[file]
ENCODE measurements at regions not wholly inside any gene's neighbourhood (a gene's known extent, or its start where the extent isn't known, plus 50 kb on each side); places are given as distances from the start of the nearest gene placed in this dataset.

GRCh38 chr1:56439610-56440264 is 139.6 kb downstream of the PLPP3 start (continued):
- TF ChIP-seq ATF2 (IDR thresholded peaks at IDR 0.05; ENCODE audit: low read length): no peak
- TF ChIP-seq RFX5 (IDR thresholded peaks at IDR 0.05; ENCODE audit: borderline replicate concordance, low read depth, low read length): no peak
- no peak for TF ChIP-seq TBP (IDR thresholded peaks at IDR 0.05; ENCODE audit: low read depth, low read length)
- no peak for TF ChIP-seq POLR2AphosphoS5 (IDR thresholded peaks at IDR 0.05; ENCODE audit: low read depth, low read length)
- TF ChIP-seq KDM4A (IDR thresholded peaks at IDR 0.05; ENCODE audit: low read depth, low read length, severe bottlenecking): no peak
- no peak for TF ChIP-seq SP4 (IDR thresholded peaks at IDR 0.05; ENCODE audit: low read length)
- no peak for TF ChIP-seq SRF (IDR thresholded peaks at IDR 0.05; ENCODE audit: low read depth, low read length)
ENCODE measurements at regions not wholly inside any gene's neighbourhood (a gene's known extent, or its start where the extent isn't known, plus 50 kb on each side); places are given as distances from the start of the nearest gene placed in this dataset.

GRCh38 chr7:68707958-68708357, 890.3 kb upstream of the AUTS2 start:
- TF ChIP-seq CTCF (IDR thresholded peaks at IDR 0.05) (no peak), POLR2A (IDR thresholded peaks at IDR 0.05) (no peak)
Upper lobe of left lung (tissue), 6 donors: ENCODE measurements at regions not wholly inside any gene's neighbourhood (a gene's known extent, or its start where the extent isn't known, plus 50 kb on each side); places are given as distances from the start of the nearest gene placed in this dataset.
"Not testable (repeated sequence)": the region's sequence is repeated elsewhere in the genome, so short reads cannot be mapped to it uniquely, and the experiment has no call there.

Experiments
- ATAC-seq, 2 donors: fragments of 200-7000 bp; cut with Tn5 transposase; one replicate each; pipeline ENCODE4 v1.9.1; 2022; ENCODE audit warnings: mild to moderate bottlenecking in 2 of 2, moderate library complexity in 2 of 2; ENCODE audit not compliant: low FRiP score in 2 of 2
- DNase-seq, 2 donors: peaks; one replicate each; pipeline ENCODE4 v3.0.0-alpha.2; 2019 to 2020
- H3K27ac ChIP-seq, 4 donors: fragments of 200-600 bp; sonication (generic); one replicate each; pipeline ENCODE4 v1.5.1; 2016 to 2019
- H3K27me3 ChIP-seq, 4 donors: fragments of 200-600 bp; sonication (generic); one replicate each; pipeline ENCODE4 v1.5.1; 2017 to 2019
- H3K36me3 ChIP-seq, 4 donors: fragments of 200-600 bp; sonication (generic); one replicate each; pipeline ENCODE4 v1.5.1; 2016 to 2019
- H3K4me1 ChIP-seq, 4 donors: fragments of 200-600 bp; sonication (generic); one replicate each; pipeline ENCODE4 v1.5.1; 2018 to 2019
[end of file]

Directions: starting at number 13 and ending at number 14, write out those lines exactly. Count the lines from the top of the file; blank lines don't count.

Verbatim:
Upper lobe of left lung (tissue), 6 donors: ENCODE measurements at regions not wholly inside any gene's neighbourhood (a gene's known extent, or its start where the extent isn't known, plus 50 kb on each side); places are given as distances from the start of the nearest gene placed in this dataset.
"Not testable (repeated sequence)": the region's sequence is repeated elsewhere in the genome, so short reads cannot be mapped to it uniquely, and the experiment has no call there.